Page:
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Look man, I agree with what you've been saying (with what I had the will to read of it anyways) and I've actually had this conversation with classmates/friends over the last 2 years. In my opinion, you've got to read the big books. The review books are great, they've got the "relevant" and "important" stuff we need to recognize what we're seeing, but to really see problems deeply you need deep knowledge, not deep thought of superficially presented material, which is what it seemed that a previous poster was espousing.

But, what the hell are you doing saying this here? I'd bet that you're venting, you're fed up w/ poring over huge books to satisfy yourself while others read freakin' BRS and think they've got it covered too. I understand man, I've been there, but let it go. Everybody's got their own plans and goals, you do what you need to do to get there. Believe me, you will have ample opportunity to shine having read the texts vs. the reviews, but you shouldn't be doing it for that. You're reading robbins/harrisons because that's what you feel you need to do. Let others do what they need to do as well. And now, lets kick ass on the boards.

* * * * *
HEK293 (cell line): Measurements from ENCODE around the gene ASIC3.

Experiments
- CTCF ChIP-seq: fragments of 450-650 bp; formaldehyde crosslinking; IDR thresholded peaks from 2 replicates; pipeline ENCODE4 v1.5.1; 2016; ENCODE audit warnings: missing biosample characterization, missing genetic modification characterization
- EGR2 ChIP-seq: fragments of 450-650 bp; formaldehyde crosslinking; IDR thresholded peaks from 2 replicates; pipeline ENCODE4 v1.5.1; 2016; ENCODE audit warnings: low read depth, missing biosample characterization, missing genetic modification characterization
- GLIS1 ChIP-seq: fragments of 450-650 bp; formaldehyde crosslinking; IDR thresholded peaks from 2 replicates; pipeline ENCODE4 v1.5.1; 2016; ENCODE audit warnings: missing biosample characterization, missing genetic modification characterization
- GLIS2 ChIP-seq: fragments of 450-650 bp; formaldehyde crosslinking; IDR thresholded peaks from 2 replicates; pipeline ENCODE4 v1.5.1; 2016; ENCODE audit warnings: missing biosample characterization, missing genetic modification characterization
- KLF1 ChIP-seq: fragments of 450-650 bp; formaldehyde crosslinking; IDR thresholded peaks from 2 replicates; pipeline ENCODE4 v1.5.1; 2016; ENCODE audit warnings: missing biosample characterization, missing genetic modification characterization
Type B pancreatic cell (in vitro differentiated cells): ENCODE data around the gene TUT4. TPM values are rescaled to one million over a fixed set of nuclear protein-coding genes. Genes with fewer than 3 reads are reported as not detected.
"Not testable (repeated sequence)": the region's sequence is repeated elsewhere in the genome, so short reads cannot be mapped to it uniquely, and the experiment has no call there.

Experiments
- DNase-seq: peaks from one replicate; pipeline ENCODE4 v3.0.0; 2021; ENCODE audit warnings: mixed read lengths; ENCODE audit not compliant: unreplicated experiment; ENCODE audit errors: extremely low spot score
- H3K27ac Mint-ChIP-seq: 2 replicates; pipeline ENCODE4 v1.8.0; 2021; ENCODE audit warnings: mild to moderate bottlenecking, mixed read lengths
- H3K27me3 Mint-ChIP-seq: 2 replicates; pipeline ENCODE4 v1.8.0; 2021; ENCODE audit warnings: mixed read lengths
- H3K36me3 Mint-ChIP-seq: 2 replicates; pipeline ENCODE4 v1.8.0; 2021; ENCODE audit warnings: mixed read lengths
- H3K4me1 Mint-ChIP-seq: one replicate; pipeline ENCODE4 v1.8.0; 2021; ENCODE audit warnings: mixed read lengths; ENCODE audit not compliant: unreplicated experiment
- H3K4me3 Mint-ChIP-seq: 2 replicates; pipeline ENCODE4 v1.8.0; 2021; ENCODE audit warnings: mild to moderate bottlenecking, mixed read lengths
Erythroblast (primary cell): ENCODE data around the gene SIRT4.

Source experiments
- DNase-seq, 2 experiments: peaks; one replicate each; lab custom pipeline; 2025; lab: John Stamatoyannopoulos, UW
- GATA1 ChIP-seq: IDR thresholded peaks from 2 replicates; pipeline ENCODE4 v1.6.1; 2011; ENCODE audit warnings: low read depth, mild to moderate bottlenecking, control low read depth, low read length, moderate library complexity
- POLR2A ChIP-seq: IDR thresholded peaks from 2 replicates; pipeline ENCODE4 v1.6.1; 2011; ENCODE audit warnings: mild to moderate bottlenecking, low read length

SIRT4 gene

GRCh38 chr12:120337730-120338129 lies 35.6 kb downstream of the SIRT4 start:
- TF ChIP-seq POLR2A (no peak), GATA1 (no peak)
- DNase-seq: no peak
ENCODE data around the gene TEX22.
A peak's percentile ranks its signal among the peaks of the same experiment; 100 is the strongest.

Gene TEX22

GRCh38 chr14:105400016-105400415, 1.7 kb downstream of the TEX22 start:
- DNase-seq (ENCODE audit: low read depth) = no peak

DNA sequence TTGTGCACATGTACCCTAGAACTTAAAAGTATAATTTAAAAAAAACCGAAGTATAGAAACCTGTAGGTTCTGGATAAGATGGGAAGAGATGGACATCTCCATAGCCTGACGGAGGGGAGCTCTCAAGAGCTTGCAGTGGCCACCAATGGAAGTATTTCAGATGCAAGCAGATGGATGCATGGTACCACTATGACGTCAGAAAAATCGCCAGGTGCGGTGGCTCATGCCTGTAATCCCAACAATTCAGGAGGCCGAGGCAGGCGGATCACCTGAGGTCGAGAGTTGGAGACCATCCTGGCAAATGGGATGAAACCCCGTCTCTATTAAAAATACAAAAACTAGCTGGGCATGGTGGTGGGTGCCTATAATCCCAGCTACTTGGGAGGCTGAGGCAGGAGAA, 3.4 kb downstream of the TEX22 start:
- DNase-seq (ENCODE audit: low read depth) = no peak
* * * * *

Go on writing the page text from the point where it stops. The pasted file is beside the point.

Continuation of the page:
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the_equalizer said:
I've been there, but let it go. Everybody's got their own plans and goals, you do what you need to do to get there. Believe me, you will have ample opportunity to shine having read the texts vs. the reviews, but you shouldn't be doing it for that. You're reading robbins/harrisons because that's what you feel you need to do. Let others do what they need to do as well. And now, lets kick ass on the boards.
Well said. :cool: